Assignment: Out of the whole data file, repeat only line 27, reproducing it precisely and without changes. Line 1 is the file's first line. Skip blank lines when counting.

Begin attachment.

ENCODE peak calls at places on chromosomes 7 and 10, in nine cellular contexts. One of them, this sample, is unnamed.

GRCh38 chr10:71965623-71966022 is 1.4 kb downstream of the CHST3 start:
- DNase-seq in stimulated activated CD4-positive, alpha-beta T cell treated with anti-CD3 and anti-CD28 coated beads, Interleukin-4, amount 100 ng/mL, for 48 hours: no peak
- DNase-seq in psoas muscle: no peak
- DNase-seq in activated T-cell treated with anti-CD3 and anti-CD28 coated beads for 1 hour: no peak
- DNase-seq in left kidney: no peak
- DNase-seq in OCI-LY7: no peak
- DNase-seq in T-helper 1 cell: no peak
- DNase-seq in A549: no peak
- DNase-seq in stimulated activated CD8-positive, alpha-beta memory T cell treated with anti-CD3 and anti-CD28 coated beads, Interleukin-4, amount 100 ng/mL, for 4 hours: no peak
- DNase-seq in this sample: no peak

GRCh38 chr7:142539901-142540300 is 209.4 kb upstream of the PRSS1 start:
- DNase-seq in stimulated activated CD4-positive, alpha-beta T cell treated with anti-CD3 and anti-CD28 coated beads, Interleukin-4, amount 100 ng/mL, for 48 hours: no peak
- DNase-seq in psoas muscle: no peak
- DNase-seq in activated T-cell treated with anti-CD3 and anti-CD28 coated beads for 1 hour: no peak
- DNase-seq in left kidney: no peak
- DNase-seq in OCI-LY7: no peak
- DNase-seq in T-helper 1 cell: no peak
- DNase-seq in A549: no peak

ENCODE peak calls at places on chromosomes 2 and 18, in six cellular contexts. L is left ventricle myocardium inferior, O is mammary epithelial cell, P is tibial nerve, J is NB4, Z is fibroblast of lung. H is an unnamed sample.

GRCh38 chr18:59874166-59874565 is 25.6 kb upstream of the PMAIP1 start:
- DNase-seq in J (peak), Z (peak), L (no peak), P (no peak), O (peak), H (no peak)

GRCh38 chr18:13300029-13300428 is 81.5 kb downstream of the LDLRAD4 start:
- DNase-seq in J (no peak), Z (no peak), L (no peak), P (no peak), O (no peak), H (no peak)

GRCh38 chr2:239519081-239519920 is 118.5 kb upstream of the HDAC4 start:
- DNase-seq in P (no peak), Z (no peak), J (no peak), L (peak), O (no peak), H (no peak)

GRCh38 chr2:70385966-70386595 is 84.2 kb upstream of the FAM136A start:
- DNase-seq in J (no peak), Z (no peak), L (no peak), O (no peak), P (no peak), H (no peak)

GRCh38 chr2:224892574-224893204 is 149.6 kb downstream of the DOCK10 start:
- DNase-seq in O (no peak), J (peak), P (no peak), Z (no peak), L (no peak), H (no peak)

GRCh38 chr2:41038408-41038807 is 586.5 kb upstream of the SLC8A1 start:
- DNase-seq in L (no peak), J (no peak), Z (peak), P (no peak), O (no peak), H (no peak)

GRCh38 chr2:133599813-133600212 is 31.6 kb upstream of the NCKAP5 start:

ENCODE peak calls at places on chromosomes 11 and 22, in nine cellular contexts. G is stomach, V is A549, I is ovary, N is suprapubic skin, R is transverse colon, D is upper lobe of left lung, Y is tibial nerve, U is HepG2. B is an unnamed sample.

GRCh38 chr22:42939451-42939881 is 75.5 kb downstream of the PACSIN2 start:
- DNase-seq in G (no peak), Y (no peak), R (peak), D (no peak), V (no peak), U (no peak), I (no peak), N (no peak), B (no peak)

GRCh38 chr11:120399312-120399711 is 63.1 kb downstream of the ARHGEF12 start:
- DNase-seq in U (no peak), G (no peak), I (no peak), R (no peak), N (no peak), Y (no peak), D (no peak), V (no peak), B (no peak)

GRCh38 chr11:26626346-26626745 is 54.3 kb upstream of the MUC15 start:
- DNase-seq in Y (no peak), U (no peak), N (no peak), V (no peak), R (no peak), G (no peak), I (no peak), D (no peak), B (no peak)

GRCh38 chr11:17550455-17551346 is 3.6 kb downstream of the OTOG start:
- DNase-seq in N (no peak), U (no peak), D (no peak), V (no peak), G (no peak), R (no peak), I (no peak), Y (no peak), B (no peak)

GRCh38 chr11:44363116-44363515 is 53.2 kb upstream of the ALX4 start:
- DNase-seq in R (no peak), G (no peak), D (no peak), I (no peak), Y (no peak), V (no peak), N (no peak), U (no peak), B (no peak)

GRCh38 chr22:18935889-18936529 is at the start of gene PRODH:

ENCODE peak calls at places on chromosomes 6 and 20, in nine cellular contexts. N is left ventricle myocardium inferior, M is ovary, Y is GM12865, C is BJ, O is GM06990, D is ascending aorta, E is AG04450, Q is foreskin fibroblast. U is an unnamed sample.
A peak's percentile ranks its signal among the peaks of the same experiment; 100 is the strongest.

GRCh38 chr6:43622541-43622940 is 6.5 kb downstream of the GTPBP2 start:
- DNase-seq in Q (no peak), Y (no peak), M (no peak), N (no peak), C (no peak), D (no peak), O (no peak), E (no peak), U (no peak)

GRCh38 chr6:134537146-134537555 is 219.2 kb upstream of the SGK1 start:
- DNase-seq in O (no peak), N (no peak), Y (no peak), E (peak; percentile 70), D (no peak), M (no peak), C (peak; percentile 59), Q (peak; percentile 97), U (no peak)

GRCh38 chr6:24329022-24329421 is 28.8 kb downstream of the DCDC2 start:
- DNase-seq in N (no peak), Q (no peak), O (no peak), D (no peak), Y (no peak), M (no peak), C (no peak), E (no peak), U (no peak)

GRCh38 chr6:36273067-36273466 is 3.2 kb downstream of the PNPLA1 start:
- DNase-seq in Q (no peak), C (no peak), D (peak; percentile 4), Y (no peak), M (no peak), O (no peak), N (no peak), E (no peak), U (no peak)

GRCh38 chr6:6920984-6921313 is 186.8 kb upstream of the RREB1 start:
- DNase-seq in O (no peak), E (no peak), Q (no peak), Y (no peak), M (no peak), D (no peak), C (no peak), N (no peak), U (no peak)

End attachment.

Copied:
GRCh38 chr2:70385966-70386595 is 84.2 kb upstream of the FAM136A start: